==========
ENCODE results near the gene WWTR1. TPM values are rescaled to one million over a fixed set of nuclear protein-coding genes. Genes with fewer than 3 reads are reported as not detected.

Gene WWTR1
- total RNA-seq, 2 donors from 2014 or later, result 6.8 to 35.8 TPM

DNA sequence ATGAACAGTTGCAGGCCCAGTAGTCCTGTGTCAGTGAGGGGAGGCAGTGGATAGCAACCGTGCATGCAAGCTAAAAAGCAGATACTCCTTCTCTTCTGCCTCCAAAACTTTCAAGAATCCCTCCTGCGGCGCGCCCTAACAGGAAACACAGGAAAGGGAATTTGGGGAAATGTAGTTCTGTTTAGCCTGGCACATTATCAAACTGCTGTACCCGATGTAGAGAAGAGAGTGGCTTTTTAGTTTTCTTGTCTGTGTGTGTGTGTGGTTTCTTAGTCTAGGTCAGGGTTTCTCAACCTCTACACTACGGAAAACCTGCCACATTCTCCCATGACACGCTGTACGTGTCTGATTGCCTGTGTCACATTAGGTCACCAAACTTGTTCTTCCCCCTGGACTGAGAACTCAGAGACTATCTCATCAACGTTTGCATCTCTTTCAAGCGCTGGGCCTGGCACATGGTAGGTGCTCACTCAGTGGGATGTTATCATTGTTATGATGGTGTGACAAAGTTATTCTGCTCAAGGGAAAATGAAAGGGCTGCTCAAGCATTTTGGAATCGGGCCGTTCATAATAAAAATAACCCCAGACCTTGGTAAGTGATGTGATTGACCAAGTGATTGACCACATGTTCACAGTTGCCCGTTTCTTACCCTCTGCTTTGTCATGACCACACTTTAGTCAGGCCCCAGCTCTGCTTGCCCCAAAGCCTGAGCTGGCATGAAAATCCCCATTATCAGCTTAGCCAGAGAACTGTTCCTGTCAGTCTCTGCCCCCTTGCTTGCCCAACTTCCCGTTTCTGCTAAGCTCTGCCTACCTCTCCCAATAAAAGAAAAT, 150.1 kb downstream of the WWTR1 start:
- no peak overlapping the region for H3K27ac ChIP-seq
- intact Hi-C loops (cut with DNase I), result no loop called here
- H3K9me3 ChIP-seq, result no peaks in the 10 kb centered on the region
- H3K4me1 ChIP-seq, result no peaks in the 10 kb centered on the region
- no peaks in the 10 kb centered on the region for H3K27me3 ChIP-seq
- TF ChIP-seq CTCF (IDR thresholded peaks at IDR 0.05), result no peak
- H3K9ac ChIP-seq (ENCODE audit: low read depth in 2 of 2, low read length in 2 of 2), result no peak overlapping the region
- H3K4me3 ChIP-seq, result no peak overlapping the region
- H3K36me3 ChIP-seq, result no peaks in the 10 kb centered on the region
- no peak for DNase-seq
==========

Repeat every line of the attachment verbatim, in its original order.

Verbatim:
ENCODE results near the gene WWTR1. TPM values are rescaled to one million over a fixed set of nuclear protein-coding genes. Genes with fewer than 3 reads are reported as not detected.

Gene WWTR1
- total RNA-seq, 2 donors from 2014 or later, result 6.8 to 35.8 TPM

DNA sequence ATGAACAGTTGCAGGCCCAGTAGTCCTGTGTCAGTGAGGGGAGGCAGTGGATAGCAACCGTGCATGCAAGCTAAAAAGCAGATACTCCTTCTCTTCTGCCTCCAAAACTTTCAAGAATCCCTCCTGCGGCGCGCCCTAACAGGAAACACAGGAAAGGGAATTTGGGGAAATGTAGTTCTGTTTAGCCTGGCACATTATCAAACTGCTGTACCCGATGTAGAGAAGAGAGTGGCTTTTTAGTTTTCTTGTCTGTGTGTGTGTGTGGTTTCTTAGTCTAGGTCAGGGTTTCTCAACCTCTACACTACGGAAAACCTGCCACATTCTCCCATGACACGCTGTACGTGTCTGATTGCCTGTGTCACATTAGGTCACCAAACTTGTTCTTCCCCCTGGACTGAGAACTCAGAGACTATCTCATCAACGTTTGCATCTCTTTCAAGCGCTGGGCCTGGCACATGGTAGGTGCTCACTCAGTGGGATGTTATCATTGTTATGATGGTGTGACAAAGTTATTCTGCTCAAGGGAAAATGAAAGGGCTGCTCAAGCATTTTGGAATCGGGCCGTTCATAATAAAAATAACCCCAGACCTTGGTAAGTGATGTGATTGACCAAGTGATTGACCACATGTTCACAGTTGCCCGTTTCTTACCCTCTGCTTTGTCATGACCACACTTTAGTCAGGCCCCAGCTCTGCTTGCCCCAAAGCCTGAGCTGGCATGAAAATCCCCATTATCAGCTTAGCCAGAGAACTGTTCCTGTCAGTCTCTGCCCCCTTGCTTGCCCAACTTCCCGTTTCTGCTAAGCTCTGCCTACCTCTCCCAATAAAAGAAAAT, 150.1 kb downstream of the WWTR1 start:
- no peak overlapping the region for H3K27ac ChIP-seq
- intact Hi-C loops (cut with DNase I), result no loop called here
- H3K9me3 ChIP-seq, result no peaks in the 10 kb centered on the region
- H3K4me1 ChIP-seq, result no peaks in the 10 kb centered on the region
- no peaks in the 10 kb centered on the region for H3K27me3 ChIP-seq
- TF ChIP-seq CTCF (IDR thresholded peaks at IDR 0.05), result no peak
- H3K9ac ChIP-seq (ENCODE audit: low read depth in 2 of 2, low read length in 2 of 2), result no peak overlapping the region
- H3K4me3 ChIP-seq, result no peak overlapping the region
- H3K36me3 ChIP-seq, result no peaks in the 10 kb centered on the region
- no peak for DNase-seq